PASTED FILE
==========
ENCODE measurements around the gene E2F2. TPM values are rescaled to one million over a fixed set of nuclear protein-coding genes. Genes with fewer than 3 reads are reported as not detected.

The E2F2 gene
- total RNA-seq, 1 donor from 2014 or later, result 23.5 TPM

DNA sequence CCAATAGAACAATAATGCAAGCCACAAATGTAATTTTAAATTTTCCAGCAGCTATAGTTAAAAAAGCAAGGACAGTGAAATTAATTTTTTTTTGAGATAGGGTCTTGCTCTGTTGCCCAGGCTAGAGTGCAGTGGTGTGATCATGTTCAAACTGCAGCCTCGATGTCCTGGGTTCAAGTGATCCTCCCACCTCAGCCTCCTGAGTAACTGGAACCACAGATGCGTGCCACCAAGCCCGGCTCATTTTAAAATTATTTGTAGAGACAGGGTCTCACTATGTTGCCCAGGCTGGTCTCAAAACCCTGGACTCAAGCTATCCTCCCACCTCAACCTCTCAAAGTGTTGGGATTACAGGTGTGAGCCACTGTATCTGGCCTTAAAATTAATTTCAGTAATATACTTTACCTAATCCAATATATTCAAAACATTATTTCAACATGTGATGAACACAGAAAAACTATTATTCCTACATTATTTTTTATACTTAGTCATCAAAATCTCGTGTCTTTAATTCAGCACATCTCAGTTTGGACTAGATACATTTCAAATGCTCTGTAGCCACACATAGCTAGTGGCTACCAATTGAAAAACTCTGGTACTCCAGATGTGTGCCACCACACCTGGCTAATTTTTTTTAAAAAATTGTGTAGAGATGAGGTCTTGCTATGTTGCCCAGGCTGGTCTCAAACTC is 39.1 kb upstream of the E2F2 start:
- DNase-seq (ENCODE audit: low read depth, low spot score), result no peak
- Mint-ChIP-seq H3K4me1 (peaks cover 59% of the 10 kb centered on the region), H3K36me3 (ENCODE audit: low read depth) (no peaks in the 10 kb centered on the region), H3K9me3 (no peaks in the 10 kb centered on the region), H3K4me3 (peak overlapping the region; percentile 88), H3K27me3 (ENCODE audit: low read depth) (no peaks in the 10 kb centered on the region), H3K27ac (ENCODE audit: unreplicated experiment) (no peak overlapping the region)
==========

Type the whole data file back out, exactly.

ENCODE measurements around the gene E2F2. TPM values are rescaled to one million over a fixed set of nuclear protein-coding genes. Genes with fewer than 3 reads are reported as not detected.

The E2F2 gene
- total RNA-seq, 1 donor from 2014 or later, result 23.5 TPM

DNA sequence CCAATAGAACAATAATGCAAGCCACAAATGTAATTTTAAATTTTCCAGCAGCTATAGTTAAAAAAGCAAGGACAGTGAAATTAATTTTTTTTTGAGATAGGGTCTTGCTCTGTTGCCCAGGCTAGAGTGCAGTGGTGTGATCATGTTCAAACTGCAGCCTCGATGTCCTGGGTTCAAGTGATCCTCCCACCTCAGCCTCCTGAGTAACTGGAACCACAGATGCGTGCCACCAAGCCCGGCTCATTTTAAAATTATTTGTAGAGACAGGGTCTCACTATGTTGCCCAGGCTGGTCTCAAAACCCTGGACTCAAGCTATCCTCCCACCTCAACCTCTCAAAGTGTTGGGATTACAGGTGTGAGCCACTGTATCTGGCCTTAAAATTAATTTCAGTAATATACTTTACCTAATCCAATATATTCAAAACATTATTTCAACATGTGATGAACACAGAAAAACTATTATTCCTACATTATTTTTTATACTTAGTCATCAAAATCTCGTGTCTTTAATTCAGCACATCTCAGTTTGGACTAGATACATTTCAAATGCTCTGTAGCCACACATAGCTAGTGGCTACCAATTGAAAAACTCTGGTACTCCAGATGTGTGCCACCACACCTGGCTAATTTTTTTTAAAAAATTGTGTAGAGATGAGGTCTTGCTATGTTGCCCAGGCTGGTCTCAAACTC is 39.1 kb upstream of the E2F2 start:
- DNase-seq (ENCODE audit: low read depth, low spot score), result no peak
- Mint-ChIP-seq H3K4me1 (peaks cover 59% of the 10 kb centered on the region), H3K36me3 (ENCODE audit: low read depth) (no peaks in the 10 kb centered on the region), H3K9me3 (no peaks in the 10 kb centered on the region), H3K4me3 (peak overlapping the region; percentile 88), H3K27me3 (ENCODE audit: low read depth) (no peaks in the 10 kb centered on the region), H3K27ac (ENCODE audit: unreplicated experiment) (no peak overlapping the region)